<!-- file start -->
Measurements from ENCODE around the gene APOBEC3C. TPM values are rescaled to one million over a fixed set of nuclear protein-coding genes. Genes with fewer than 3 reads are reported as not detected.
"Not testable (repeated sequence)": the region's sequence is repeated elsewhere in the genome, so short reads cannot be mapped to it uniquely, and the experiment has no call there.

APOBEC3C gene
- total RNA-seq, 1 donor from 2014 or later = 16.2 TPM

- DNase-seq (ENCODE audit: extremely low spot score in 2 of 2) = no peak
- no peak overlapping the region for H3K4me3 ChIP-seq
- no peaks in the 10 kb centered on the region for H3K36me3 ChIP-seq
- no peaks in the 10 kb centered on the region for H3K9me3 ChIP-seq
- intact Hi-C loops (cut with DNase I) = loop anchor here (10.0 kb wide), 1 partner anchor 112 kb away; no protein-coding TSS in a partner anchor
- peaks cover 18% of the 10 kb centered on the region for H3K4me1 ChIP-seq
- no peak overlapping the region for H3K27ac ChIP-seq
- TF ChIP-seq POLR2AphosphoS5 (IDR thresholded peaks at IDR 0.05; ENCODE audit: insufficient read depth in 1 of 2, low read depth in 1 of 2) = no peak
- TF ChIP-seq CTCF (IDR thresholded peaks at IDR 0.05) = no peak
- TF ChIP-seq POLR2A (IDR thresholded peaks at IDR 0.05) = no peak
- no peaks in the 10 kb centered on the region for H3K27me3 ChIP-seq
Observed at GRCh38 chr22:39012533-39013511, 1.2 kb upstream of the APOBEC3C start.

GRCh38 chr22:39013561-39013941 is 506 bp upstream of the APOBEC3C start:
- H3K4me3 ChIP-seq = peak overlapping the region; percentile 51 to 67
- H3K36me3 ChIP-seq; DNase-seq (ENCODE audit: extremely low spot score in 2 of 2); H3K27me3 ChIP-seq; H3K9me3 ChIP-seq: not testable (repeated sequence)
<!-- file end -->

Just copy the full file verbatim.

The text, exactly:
Measurements from ENCODE around the gene APOBEC3C. TPM values are rescaled to one million over a fixed set of nuclear protein-coding genes. Genes with fewer than 3 reads are reported as not detected.
"Not testable (repeated sequence)": the region's sequence is repeated elsewhere in the genome, so short reads cannot be mapped to it uniquely, and the experiment has no call there.

APOBEC3C gene
- total RNA-seq, 1 donor from 2014 or later = 16.2 TPM

- DNase-seq (ENCODE audit: extremely low spot score in 2 of 2) = no peak
- no peak overlapping the region for H3K4me3 ChIP-seq
- no peaks in the 10 kb centered on the region for H3K36me3 ChIP-seq
- no peaks in the 10 kb centered on the region for H3K9me3 ChIP-seq
- intact Hi-C loops (cut with DNase I) = loop anchor here (10.0 kb wide), 1 partner anchor 112 kb away; no protein-coding TSS in a partner anchor
- peaks cover 18% of the 10 kb centered on the region for H3K4me1 ChIP-seq
- no peak overlapping the region for H3K27ac ChIP-seq
- TF ChIP-seq POLR2AphosphoS5 (IDR thresholded peaks at IDR 0.05; ENCODE audit: insufficient read depth in 1 of 2, low read depth in 1 of 2) = no peak
- TF ChIP-seq CTCF (IDR thresholded peaks at IDR 0.05) = no peak
- TF ChIP-seq POLR2A (IDR thresholded peaks at IDR 0.05) = no peak
- no peaks in the 10 kb centered on the region for H3K27me3 ChIP-seq
Observed at GRCh38 chr22:39012533-39013511, 1.2 kb upstream of the APOBEC3C start.

GRCh38 chr22:39013561-39013941 is 506 bp upstream of the APOBEC3C start:
- H3K4me3 ChIP-seq = peak overlapping the region; percentile 51 to 67
- H3K36me3 ChIP-seq; DNase-seq (ENCODE audit: extremely low spot score in 2 of 2); H3K27me3 ChIP-seq; H3K9me3 ChIP-seq: not testable (repeated sequence)